Virtual Farm Tour: UW-Madison Dairy Farm

Posted on February 26, 2015 in Starting Strong - Calf Care
UW-Madison Dairy Farm Sets Practical Example for Calf Care
If you’ve never visited a university research farm, you might envision state-of-the-art equipment and extreme precision in every task.  While that holds true in some respects – especially with certain research trials – the university farm does not greatly differ from the average dairy.

The Emmons Blaine Dairy Center is one of 12 crop and livestock units at the University of Wisconsin-Madison Arlington Research Station in Arlington, Wisconsin.  The farm milks about 480 cows.  In addition, close-up heifers from the Marshfield Research Station come to Arlington to calve and newborns from the UW campus are brought to the site as well.

The calf facilities at Arlington have capacity for 80 heifer calves in hutches.  Three fulltime calf managers are responsible for the maternity area as well as the calves.  In addition, two other UW employees are trained to fill in with calf care as needed.

Andi Cooper, a research technician, is one of those employees.  She has worked at the farm for about five years, assisting with research trials as well as regular herd management.

According to Cooper, the team rarely has to treat a calf and, when it does, a dose of electrolytes is typically enough to bring the calf back to full speed.  Cooper said that’s not due to any advanced calf care; rather, it’s the result of a strong focus on the basics of cleanliness and communication.

Newborn care
Calves are fed 4 quarts of high quality colostrum, preferably by bottle.  Cows are milked soon after calving and the colostrum is labeled and froze for future use.  Any colostrum that looks questionable is not used.

Calf managers track what colostrum is fed to each calf.  That way, if the calf has health issues down the road, they can trace it back to the dam to determine if it was a dam-calf issue or a colostrum issue.  If it’s a colostrum issue, managers will see if any other calves were fed from the same dam and take precautions accordingly.

Navels are sprayed with a 7-percent tincture iodine.  Cooper said she much prefers the spray bottle versus dipping navels because it prevents cross-contamination between calves.   Aside from a dose of clostridium antitoxin, Cooper said they don’t administer many vaccines or treatments to the newborns because they have a comprehensive dry cow vaccination program.

Nutrition and housing
Calves are placed into individual hutches and fed 2 quarts of pasteurized milk twice daily for the first couple of days.  They amp up to 3 quarts, fed by bottle, until about two weeks of age.  Next, they are bucket-trained and receive 4 quarts daily.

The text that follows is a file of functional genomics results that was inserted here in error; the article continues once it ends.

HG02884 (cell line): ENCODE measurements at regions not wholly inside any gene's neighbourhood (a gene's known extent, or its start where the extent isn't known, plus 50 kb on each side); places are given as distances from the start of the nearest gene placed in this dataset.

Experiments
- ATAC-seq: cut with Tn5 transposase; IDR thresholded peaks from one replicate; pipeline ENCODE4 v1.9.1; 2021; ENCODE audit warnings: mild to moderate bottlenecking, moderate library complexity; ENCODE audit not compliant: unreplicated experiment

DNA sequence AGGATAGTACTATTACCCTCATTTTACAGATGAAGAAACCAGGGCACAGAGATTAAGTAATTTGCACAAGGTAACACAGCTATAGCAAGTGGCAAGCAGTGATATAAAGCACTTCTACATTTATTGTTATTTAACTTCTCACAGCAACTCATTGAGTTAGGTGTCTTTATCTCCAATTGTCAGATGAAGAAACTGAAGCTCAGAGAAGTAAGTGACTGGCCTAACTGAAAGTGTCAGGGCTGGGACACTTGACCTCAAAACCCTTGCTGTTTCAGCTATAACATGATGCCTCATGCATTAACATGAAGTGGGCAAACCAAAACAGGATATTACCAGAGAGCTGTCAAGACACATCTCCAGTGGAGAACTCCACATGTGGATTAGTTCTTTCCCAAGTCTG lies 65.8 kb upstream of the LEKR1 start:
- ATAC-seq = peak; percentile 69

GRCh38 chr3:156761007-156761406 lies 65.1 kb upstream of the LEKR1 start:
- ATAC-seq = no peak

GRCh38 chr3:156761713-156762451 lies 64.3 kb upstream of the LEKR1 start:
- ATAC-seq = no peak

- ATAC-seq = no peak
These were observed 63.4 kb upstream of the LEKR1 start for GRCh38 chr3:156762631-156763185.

To wean, calves are transitioned to a 1-quart milk feeding at six to seven weeks.  This depends on grain intake; calves must regularly consume 4 to 5 pounds of starter before they are weaned.  Intakes are recorded at each feeding to ensure calves are consuming at that level.  They’ll remain in the individual hutches for another week before moving to superhutches at about eight weeks.

Groups of four calves are placed in the superhutches for about four weeks.  They are introduced to free-choice hay at this time.  At 12 weeks, they’ll move to the heifer facilities at the Marshfield Research Station, which is about two hours away.

Keeping everything clean
Cooper explained the farm’s focus on cleanliness applies to all aspects of calf care.  The hoses and inflations used to harvest colostrum are cleaned after each use and replaced monthly.

Hutches are power-washed between calves.  Bedding is cleared away and, if possible, the ground in that spot is left open a few days before a new calf is placed in the hutch.

The milk transfer tank is cleaned daily, alternating between an acid and a detergent wash.  Milk and starter pails are regularly collected, replaced and sanitized as well.

All of that cleaning seems like it would require a huge investment of time, but Sandy Trower, herd manager, explained it’s simply a matter of “trading labor.”  When things are kept clean, calves are healthy, which means the calf team doesn’t have to spend time treating sick animals.

Staying on the same page
Cooper emphasized the need for clear communication.  She said protocols for ever calf management task are posted throughout the facilities and they’ve designed ways to make it easy to track calves.

“You always know what you’re walking into,” Cooper said.  “Everything is written down.”

In addition, the calf managers do an excellent job of passing information to each other.  The morning and afternoon shifts overlap, so the managers walk the calves together and discuss any issues.  The afternoon manager leaves a very detailed note of any changes for the morning manager.

“It just makes such a difference,” Cooper said.

Both Cooper and Trower are proud of the farm’s calf program.  They said they want to set the example for excellent calf performance and do so in a manner that can be applied to any commercial dairy.  Cooper said she can speak from experience.

“There are things we do here that I try taking back to my parents’ farm because I see that it works,” she said.

Category: Farm tours
Starting Strong - Calf Care